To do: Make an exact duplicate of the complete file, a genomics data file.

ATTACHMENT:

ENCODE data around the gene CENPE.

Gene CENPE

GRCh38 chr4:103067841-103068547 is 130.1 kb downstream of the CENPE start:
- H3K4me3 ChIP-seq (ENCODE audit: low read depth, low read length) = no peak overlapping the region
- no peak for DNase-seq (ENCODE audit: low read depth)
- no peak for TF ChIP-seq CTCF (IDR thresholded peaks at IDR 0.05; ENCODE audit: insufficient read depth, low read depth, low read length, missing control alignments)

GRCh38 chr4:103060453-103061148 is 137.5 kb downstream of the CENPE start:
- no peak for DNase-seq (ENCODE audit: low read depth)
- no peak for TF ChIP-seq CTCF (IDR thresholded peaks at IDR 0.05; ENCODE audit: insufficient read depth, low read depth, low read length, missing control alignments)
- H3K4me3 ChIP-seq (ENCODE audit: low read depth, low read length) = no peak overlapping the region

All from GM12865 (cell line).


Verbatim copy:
ENCODE data around the gene CENPE.

Gene CENPE

GRCh38 chr4:103067841-103068547 is 130.1 kb downstream of the CENPE start:
- H3K4me3 ChIP-seq (ENCODE audit: low read depth, low read length) = no peak overlapping the region
- no peak for DNase-seq (ENCODE audit: low read depth)
- no peak for TF ChIP-seq CTCF (IDR thresholded peaks at IDR 0.05; ENCODE audit: insufficient read depth, low read depth, low read length, missing control alignments)

GRCh38 chr4:103060453-103061148 is 137.5 kb downstream of the CENPE start:
- no peak for DNase-seq (ENCODE audit: low read depth)
- no peak for TF ChIP-seq CTCF (IDR thresholded peaks at IDR 0.05; ENCODE audit: insufficient read depth, low read depth, low read length, missing control alignments)
- H3K4me3 ChIP-seq (ENCODE audit: low read depth, low read length) = no peak overlapping the region

All from GM12865 (cell line).